By Vincent Coyle, (Dungimmon), Rowlestown, Co. Dublin, December 2020
Full many a flower is born to blush unseen
And waste its sweetness on the desert air.”
These wonderful lines from Gray’s Elegy are so apt and so true.
There were many in our midst who lived spectacular lives but their demure and self effacing nature ensured that they passed to their eternal reward – in the words of Walter Scott’s poem, and oft quoted by the Mammy…”unwept, unhonour’d and unsung”. A man of that nature lived among us in my youth. He was quietly outstanding. He built our church in Ballinacree without ever asking the congregation in general for a bob – well nearly. The Mammy once asked him where he got the money. “I asked all the old bachelors in the parish who had no living relations to help out and to their eternal credit…they coughed up” he said.
The man I refer to was none other than the Offaly native Fr. Michael Troy. He and Patrick Kavanagh’s P.P. had something in common. They both trained for their priesthood in Salamanca in Spain. It must have been a bit of a shock to the system to have spent seven years in the Spanish sunshine, eating oranges and drinking wine and then to arrive home to Inniskeen or Mountnugent and probably on the type of day when you wouldn’t let a dog out.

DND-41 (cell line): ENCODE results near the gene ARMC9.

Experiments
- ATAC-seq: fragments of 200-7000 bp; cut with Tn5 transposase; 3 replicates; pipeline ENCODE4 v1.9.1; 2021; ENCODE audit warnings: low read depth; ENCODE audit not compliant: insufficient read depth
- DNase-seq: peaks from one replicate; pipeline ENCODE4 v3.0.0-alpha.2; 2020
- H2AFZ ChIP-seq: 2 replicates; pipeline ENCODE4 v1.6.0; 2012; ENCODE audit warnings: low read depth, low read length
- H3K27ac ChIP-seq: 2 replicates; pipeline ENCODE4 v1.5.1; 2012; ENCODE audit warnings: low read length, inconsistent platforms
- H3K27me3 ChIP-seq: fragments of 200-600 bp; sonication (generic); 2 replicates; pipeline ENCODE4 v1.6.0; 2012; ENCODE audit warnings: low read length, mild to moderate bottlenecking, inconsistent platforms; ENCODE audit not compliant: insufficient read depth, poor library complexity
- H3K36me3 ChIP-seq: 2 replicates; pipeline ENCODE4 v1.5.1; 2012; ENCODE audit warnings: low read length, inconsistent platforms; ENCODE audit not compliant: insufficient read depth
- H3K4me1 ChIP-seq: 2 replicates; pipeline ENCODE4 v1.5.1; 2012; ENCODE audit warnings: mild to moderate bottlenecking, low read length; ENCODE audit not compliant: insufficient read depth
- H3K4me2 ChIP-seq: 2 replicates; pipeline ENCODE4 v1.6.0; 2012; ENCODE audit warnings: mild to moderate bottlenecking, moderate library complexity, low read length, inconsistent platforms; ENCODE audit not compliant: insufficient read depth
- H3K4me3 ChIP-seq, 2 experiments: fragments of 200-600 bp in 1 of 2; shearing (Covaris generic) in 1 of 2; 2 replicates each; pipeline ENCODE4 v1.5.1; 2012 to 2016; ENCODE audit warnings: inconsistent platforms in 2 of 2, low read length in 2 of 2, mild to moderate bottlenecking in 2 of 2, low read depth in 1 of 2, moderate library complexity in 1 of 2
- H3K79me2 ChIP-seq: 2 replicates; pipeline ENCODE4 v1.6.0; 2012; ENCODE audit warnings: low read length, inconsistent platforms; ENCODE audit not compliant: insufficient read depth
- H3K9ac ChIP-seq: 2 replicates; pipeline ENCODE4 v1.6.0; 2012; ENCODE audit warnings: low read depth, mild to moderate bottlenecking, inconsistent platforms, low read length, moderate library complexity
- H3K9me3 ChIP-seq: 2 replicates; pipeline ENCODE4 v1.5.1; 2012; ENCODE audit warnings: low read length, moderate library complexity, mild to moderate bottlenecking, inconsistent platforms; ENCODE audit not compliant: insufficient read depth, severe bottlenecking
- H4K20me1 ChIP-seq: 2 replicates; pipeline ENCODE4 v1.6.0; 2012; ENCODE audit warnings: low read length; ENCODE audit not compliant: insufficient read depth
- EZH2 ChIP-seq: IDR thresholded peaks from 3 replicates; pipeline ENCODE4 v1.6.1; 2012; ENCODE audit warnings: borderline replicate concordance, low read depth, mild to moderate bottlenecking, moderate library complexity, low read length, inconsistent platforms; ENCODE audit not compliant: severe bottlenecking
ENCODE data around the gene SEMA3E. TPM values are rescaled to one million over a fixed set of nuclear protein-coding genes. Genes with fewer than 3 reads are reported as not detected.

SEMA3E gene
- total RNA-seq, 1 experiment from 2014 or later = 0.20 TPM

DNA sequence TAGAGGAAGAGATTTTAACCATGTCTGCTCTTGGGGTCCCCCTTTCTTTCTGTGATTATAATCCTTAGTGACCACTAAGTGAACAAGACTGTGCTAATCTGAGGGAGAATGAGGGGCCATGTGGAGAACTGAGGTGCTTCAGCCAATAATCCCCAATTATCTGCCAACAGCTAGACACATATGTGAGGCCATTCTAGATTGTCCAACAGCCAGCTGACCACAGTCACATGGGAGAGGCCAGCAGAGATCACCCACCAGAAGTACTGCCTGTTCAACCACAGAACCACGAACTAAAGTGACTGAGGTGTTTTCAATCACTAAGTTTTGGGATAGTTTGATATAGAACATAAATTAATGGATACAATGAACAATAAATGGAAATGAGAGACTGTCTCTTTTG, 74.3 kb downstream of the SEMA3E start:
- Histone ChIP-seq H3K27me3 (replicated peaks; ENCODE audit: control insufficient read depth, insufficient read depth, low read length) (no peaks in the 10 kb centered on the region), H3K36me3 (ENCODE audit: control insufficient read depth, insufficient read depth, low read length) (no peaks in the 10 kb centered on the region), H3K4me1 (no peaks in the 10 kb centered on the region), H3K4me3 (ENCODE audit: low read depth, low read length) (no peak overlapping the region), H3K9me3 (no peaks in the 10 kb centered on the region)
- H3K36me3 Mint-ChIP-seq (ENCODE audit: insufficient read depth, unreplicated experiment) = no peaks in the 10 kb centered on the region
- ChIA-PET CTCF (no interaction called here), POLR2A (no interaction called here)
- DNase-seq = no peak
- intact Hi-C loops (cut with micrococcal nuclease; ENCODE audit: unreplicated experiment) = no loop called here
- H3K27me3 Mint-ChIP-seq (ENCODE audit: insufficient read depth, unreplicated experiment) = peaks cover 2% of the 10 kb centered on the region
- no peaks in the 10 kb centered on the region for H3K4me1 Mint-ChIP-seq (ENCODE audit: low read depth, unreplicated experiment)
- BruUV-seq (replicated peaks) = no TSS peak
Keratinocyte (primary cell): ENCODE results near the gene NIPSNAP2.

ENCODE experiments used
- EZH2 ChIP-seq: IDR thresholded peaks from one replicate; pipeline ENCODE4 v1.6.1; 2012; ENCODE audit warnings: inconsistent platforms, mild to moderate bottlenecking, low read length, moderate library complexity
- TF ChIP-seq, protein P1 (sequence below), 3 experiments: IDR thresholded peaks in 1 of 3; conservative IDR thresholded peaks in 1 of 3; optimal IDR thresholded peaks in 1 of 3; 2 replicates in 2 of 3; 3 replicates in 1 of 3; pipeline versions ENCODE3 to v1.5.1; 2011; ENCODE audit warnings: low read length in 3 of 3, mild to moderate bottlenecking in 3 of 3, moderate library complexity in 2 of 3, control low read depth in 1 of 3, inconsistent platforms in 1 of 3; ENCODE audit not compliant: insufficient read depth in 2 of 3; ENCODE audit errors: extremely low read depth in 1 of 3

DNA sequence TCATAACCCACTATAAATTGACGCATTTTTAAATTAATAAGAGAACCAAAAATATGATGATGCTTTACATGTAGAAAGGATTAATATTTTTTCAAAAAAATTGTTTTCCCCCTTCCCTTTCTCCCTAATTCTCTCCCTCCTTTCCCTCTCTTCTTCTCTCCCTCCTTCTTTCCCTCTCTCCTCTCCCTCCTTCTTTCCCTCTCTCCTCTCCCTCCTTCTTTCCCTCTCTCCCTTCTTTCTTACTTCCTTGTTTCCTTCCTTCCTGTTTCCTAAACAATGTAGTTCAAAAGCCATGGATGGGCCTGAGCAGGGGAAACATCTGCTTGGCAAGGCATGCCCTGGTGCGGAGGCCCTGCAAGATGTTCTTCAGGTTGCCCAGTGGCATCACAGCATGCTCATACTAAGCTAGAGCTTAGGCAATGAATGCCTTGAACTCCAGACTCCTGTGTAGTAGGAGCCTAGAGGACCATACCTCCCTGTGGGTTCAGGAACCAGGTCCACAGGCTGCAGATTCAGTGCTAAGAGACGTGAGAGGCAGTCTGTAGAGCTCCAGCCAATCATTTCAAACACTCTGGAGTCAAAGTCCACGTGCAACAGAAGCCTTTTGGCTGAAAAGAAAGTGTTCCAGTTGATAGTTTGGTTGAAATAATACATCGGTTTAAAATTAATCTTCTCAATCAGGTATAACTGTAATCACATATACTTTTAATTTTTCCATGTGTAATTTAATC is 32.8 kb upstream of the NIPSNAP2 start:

My first encounter with Fr. Troy was on a sunny day at the school gable (now the Community Centre) where he taught us the Latin responses for Mass. He wanted us to say “Juventutem meam” but would not allow any slurring over the words or skipping bits here and there. He encouraged us to say and say slowly Juven….tutem ….meam. He made “meam “ into two words….may and am. His favourite phrase was ”Say it again laddie”. We said it again and again and hence I can still say it today.
The De Profundis was that bit at the end of Mass from Psalm 130 or in English Out of the depths. Lots of lassies and lads used De Profundis as titles for their poems. We’ll mention Oscar Wilde, C.S.Lewis and Christina Rossetti. The great Elizabeth Barrett Browning and indeed Baudelaire and the famous Dorothy Parker amongst others. The Latin version we had to learn for Mass had some testing lines like:
Fiant aures tuæ intendentes in vocem deprecationis meæ or
Quia apud te propitiatio est; et propter legem tuam sustinui te, Domine.
We used take a good run at the De Profundis and hoped that with a bit of speed and the occasional slurrying of words together one might reach the end line and could then relax.
This was grand with Fr. Butler or other quiet, gentle curates but inevitably with Fr. Troy the call came in the middle of the slur “Say it again laddie” This was a heartbreaker but had to be endured. Eventually one could grab the biretta, pass it to Fr. Troy and escape to the freedom of the sacristy.
My youngest brother who shall be nameless, to protect the identity of Finbarr, was out in the yard one day when a cock flew up and pecked him on the cheek. He left a mark the size of a sixpence – in old money – or a five cent piece in today’s lingo. The resultant mark was bright, purple and hard, and not a pretty sight. Our sainted Mammy took Finbarr to the Doc. who said ”We’ll wait until he matures and then we’ll have it surgically removed”